#cfa #cfa-level-1 #economics #microeconomics #reading-13-demand-and-supply-analysis-introduction #study-session-4 #summary
This reading has surveyed demand and supply analysis. Because markets (goods, factor, and capital) supply the foundation for today’s global economy, an understanding of the demand and supply model is essential for any analyst who hopes to grasp the implications of economic developments on investment values. Among the points made are the following:
The basic model of markets is the demand and supply model. The demand function represents buyers’ behavior and can be depicted (in its inverse demand form) as a negatively sloped demand curve. The supply function represents sellers’ behavior and can be depicted (in its inverse supply form) as a positively sloped supply curve. The interaction of buyers and sellers in a market results in equilibrium. Equilibrium exists when the highest price willingly paid by buyers is just equal to the lowest price willingly accepted by sellers.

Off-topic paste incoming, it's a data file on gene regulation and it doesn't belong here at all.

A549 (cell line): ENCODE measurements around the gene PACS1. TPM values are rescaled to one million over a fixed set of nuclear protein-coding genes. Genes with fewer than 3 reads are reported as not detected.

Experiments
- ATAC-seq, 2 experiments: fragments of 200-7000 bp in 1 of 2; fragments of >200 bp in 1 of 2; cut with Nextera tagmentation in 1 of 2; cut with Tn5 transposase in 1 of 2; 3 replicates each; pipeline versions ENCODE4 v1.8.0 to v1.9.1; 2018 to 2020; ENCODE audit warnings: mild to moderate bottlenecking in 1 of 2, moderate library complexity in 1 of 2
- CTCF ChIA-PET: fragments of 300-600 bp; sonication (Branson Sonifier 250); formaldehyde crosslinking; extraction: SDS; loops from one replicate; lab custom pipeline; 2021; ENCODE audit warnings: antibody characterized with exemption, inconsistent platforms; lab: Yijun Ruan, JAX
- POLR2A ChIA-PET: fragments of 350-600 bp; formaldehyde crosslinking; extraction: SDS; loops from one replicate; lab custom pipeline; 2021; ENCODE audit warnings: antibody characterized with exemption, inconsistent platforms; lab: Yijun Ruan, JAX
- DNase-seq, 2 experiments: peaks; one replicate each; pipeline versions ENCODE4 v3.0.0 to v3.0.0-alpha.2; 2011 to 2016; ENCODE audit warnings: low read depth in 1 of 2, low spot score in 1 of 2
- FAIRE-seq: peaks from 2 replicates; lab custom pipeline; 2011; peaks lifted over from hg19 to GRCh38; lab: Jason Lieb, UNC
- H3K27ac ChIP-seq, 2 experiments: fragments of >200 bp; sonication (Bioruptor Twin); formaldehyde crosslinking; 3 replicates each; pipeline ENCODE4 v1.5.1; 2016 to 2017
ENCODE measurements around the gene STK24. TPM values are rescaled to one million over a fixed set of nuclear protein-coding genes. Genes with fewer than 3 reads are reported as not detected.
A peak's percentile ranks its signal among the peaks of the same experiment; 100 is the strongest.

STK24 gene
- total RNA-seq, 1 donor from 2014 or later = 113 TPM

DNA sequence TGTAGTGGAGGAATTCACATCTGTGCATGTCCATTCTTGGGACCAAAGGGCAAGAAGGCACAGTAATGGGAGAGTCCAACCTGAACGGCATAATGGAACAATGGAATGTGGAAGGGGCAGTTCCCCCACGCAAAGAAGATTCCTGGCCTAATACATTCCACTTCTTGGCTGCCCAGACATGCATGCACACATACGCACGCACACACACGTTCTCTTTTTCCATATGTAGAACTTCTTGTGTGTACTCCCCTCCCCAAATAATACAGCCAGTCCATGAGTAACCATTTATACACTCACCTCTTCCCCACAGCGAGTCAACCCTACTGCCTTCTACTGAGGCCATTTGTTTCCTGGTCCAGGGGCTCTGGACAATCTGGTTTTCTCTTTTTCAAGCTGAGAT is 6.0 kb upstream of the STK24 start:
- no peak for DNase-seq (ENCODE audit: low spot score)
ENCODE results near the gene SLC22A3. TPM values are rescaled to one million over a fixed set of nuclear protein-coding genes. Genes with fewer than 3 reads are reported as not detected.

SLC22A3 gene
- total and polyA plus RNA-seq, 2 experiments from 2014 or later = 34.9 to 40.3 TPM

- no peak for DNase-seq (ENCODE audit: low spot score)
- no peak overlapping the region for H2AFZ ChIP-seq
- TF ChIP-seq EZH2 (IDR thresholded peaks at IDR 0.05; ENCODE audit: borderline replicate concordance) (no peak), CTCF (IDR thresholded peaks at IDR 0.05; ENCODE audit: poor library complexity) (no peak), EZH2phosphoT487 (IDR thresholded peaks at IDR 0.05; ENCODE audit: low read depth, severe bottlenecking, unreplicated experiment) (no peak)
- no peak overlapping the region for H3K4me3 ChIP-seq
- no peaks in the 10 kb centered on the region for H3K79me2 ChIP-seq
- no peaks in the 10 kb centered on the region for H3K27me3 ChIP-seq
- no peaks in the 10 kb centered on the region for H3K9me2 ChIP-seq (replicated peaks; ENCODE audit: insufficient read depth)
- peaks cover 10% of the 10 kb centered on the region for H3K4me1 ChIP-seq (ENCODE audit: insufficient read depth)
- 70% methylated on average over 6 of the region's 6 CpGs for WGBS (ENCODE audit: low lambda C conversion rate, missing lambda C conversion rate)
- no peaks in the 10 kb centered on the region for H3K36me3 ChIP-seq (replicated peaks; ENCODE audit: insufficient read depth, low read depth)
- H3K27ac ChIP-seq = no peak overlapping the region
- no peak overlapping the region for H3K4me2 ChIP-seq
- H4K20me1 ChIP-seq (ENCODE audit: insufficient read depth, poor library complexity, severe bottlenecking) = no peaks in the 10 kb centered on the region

Goods markets are the interactions of consumers as buyers and firms as sellers of goods and services produced by firms and bought by households. Factor markets are the interactions of firms as buyers and households as sellers of land, labor, capital, and entrepreneurial risk-taking ability. Capital markets are used by firms to sell debt or equity to raise long-term capital to finance the production of goods and services.